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Printed from https://www.writing.com/main/newsletters/action/archives/id/6786-Writing-the-Paranormal-Mystery.html
Mystery: January 21, 2015 Issue [#6786]

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Mystery


 This week: Writing the Paranormal Mystery
  Edited by: Lonewolf
                             More Newsletters By This Editor  

Table of Contents

1. About this Newsletter
2. A Word from our Sponsor
3. Letter from the Editor
4. Editor's Picks
5. A Word from Writing.Com
6. Ask & Answer
7. Removal instructions

About This Newsletter

Most people are familiar with the concept of paranormal activity and many find it fascinating because it addresses unexplained occurrences. There’s nothing quite like a mystery, with its blend of high stakes, high tension, and the ability to personally involve the reader as a detective. The best paranormal mysteries blend the feeling of a great read with the feeling of playing a game. Paranormal mysteries are much of the same like a regular mystery, but with a few different rules to think about.

Word from our sponsor



Letter from the editor

1. Real world or new world

The first thing you need to decide is, how paranormal do you want it to be? Your characters live in the real world and simply might have a hint of something special about them. Your hero or heroine might be psychic. Or a witch. Or they might remember past lives. Or he might see ghosts. But all of the action takes place in our real, flawed world in which something strange might be lurking around any ordinary corner.

2. Once you've created your world

Do your best to create a world your readers want to live in, they'll put themselves in the middle of the action and it will be all the more terrifying when things start to go wrong. Sounds evil, but makes things so much more fun.

3. Create vulnerability or danger that the lead character doesn't see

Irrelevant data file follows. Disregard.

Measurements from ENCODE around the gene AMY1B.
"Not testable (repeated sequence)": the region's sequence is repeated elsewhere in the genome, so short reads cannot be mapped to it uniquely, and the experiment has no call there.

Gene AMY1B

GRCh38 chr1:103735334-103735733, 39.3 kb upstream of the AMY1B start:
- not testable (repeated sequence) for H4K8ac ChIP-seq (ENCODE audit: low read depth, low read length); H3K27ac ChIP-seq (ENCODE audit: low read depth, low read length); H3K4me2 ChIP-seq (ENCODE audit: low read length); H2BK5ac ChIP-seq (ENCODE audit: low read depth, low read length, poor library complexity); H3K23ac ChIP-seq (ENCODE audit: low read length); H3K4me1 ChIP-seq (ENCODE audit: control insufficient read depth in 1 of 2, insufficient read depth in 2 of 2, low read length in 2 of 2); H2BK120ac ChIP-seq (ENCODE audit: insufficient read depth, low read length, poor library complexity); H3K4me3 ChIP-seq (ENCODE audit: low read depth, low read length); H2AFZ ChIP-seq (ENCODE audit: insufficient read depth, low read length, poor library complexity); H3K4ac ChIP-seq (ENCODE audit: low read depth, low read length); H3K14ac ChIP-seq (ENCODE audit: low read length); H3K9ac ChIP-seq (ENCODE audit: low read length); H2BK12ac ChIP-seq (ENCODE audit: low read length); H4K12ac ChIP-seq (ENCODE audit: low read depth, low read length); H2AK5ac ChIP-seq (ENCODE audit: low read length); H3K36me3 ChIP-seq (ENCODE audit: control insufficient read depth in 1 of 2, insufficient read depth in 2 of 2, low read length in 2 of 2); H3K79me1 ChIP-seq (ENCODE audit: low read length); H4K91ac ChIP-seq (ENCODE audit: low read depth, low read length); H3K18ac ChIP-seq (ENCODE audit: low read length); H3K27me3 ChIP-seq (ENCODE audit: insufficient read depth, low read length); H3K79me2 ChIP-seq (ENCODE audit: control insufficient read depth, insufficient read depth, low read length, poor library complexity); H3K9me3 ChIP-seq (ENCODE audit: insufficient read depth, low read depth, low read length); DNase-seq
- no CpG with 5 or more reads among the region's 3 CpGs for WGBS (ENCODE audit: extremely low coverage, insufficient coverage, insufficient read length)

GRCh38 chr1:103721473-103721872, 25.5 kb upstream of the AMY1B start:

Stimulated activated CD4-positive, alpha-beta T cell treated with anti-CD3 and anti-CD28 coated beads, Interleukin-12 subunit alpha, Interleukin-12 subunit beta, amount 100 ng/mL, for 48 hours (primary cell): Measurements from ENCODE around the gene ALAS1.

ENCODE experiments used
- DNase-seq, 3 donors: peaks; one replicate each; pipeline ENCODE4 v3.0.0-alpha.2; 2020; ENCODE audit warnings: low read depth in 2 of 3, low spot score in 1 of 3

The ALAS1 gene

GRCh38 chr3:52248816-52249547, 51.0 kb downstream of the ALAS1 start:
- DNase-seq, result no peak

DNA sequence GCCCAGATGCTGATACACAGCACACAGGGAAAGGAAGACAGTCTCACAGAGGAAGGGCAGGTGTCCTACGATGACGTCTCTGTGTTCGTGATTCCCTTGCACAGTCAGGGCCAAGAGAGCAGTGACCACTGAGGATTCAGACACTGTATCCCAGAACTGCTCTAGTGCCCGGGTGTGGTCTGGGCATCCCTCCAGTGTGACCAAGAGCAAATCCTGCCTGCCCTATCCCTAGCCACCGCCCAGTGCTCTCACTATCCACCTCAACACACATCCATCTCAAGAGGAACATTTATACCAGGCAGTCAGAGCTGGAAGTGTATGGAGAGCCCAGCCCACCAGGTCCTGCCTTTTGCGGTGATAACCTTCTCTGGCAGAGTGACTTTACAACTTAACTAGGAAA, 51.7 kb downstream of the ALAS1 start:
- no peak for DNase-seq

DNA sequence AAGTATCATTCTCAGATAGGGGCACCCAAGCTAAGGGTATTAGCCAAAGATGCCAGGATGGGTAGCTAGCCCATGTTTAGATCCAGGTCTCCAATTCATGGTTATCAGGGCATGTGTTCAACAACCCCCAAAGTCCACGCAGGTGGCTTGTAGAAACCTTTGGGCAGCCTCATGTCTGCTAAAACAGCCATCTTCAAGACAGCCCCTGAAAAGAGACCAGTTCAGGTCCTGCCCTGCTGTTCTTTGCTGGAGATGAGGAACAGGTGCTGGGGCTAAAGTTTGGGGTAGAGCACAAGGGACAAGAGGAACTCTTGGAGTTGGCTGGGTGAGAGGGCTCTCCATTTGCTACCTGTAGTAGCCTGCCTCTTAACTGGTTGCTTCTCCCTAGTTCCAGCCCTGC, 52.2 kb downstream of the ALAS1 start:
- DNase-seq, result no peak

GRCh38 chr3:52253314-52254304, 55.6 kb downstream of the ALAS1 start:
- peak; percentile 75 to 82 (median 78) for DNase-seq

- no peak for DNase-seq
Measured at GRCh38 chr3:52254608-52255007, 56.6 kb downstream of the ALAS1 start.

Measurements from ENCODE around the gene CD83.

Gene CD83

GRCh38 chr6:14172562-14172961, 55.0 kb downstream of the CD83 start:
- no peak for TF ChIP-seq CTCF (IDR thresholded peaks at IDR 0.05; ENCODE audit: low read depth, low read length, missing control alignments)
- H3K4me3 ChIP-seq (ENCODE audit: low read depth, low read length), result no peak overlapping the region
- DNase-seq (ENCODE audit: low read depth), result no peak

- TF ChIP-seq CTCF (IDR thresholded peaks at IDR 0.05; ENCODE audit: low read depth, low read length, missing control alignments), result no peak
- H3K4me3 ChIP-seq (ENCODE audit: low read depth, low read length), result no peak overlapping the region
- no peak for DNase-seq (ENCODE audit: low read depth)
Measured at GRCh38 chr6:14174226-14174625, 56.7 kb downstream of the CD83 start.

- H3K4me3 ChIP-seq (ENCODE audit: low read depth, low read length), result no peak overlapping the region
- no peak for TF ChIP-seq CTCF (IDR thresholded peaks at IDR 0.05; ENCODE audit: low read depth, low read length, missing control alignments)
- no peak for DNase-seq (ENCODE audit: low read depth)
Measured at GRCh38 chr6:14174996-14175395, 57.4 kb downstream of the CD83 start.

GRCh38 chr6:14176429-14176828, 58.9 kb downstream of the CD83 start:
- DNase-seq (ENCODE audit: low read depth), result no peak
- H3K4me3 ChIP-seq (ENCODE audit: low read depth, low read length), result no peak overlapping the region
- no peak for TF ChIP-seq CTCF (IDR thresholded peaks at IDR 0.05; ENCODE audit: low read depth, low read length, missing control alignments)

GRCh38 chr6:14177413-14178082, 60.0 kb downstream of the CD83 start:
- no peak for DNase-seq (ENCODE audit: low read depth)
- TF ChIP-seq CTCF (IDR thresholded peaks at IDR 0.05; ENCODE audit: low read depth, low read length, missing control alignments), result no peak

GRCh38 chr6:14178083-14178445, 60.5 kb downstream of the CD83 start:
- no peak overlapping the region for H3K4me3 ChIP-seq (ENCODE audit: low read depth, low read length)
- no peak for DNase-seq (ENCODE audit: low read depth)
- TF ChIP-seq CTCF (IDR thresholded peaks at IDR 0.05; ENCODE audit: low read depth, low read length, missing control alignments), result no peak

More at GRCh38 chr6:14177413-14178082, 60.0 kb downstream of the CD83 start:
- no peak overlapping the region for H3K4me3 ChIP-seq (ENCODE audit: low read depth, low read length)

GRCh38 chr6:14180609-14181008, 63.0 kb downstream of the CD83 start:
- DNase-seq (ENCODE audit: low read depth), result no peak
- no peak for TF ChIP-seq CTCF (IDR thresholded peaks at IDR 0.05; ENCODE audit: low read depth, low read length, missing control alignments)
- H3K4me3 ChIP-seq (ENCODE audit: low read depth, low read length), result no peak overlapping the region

When done right, this type of situation will have readers screaming warnings to the narrator. Or maybe that was just me, reading this book. Either way, it will keep your readers turning the pages.

4. Give your readers breaks in the suspense

Unless you're writing a thriller, it's always good to break up the suspense and tension with humor or a little romance. It gives the reader a breather, brings down their guard, and it takes your narrative back to the real world.

5. Even implausible situations must be plausible

If your reader is questioning something about a character's behavior in any given scene--it pulls them out of the narrative. You need to answer those questions before they occur to your reader.



As with all writing, read the genre you plan on writing. Another important thing to remember is to have fun, that's the great thing about writing fiction we get to make this stuff up.


Editor's Picks

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#1834570 by Not Available.


 Invalid Item 
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#1553575 by Not Available.


 Chapter 2: Night of the Assassin  (E)
An assassin appears somewhere in the world. But what kind of creature is he?
#1535320 by Ledan


 A Wolf in Victoriana: The Delivery  (13+)
Viviane waits to inspect the corpse of a beastly supernatural killer.
#1693110 by Lindsay Hull


 Invalid Item 
This item number is not valid.
#1022617 by Not Available.

 
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Word from Writing.Com

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